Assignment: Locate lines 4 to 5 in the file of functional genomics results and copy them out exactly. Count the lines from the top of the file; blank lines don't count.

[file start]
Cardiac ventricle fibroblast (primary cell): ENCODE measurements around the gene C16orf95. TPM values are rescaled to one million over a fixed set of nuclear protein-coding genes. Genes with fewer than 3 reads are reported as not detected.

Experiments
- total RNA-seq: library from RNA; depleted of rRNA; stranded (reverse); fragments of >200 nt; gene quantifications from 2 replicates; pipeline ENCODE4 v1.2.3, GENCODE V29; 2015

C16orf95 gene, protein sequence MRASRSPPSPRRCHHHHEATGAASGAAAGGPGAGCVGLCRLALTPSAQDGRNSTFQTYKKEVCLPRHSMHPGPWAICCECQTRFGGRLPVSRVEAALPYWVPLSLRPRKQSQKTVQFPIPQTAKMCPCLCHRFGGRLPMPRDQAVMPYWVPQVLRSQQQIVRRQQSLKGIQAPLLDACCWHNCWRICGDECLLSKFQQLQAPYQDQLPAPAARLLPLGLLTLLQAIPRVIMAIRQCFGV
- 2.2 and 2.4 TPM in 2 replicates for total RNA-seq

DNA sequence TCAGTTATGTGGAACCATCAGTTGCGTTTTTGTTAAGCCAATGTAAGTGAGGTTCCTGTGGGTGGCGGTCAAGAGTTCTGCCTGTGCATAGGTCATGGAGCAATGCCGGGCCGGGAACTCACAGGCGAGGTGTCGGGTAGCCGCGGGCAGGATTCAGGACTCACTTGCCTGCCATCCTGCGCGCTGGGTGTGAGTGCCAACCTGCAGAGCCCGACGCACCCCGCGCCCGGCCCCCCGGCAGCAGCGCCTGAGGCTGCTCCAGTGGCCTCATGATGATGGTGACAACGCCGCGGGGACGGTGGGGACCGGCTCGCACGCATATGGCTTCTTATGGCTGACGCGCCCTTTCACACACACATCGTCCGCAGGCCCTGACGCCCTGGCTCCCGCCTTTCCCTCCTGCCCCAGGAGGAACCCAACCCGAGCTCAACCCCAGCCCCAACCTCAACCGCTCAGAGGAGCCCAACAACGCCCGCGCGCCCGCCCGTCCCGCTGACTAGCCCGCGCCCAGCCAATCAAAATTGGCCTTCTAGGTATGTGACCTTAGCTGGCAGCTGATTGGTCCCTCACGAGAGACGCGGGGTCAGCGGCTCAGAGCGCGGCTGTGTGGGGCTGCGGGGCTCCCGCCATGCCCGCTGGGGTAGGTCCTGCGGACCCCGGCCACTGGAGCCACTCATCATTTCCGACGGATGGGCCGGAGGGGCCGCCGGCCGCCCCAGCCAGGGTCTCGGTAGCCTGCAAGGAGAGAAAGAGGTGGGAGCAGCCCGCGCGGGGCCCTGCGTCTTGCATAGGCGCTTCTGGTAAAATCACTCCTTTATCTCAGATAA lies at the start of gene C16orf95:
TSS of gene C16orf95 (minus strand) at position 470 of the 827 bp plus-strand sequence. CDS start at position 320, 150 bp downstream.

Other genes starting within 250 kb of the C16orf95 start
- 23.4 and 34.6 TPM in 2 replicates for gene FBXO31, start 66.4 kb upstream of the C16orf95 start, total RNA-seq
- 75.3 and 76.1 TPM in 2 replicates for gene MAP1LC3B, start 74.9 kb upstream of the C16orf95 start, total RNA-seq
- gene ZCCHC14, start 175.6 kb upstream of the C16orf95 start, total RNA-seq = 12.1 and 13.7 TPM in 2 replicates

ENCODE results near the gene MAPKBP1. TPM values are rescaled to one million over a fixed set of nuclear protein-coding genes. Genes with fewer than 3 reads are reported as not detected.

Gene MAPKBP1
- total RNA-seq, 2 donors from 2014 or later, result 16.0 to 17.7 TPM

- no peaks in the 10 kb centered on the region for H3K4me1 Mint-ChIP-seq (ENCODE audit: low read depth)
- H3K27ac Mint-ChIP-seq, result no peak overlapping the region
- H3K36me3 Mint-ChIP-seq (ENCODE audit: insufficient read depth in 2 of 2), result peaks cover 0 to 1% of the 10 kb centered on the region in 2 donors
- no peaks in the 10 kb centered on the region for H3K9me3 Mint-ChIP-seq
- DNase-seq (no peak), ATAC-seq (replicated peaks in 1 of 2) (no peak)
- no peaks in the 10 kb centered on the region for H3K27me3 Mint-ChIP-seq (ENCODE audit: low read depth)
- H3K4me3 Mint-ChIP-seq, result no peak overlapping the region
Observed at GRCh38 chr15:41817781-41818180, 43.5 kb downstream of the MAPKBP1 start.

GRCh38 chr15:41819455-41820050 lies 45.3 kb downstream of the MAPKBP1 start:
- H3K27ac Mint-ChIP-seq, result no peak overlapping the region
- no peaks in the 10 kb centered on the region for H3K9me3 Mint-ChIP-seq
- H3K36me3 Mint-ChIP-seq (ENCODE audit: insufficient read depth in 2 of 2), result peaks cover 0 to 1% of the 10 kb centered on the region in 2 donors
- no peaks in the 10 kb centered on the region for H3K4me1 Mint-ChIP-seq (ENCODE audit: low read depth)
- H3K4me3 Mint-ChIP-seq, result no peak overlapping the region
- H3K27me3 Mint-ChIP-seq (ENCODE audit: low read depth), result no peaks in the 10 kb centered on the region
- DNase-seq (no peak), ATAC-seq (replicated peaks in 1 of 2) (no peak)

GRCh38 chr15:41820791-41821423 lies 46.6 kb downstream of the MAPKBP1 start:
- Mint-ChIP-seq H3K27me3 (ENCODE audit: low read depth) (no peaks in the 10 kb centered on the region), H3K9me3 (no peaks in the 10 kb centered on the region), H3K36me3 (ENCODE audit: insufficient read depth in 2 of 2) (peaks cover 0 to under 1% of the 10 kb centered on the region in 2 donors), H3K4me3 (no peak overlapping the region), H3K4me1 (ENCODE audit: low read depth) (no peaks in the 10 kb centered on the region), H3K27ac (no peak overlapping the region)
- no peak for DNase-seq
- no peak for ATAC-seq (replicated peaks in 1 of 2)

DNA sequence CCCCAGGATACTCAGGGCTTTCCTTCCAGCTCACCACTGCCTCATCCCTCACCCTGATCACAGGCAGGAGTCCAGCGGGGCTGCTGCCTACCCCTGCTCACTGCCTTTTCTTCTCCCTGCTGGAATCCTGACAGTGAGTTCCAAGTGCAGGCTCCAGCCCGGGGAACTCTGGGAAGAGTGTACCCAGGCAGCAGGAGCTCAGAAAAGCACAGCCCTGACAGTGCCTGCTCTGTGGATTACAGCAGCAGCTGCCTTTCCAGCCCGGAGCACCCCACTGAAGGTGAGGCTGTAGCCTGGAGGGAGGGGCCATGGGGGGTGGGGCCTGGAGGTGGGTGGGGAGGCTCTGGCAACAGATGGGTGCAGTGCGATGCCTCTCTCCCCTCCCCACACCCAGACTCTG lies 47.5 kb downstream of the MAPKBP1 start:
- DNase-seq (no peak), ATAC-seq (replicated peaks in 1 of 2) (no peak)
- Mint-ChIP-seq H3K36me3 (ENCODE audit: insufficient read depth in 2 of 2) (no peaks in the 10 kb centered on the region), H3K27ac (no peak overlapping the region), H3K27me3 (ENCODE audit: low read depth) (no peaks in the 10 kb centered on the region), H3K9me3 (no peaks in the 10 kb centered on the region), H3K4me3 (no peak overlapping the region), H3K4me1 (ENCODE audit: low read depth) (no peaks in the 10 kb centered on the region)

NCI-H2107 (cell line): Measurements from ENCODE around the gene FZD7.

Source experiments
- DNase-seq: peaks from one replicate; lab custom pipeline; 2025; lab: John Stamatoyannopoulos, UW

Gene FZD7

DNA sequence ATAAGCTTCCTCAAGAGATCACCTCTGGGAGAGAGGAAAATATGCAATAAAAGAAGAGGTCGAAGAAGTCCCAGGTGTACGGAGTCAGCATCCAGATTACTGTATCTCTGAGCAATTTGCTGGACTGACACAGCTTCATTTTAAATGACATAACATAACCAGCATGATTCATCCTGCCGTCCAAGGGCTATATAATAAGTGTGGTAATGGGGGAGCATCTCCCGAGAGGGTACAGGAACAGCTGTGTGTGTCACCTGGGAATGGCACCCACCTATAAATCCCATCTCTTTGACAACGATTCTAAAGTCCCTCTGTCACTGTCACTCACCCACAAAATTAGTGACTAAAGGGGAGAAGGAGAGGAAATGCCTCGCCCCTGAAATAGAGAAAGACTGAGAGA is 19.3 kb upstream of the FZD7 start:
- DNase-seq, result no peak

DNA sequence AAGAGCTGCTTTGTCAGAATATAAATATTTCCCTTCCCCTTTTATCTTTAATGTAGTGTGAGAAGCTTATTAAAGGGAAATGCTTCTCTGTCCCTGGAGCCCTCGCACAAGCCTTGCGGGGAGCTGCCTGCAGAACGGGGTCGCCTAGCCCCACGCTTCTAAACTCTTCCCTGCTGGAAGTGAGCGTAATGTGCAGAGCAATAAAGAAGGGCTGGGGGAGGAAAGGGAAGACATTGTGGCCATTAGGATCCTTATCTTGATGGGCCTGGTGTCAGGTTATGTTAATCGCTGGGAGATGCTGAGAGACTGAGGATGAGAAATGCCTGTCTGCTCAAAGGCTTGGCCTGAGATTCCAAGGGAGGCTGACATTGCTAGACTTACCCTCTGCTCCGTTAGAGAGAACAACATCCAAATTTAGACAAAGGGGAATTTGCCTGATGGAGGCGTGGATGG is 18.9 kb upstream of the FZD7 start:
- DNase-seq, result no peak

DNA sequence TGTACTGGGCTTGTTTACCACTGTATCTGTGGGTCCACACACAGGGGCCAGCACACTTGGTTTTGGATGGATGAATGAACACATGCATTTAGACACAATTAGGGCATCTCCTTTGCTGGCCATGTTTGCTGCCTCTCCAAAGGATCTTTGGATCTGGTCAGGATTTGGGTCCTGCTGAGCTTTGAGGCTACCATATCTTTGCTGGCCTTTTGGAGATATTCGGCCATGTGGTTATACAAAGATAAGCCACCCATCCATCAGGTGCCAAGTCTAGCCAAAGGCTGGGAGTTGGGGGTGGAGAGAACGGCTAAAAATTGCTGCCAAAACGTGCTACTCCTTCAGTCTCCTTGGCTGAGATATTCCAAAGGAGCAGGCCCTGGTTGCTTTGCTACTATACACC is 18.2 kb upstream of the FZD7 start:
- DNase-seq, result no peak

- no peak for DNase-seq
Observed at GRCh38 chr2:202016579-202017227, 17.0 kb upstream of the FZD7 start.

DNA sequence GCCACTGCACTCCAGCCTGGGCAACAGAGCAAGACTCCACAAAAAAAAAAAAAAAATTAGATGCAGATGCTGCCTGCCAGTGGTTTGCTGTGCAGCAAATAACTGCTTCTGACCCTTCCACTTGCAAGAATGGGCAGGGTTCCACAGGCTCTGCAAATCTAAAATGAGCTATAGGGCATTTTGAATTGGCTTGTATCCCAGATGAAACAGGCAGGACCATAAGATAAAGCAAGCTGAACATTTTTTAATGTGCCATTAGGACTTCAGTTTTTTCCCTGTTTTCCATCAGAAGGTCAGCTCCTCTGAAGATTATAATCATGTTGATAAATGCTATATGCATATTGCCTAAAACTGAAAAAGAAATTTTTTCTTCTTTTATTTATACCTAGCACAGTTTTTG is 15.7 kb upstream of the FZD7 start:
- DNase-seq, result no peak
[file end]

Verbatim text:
C16orf95 gene, protein sequence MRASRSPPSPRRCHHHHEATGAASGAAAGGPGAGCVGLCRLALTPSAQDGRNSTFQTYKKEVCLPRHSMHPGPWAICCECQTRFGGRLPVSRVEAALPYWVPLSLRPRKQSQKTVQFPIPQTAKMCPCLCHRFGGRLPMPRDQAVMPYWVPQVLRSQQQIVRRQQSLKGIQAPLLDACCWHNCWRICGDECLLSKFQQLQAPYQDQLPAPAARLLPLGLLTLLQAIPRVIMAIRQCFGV
- 2.2 and 2.4 TPM in 2 replicates for total RNA-seq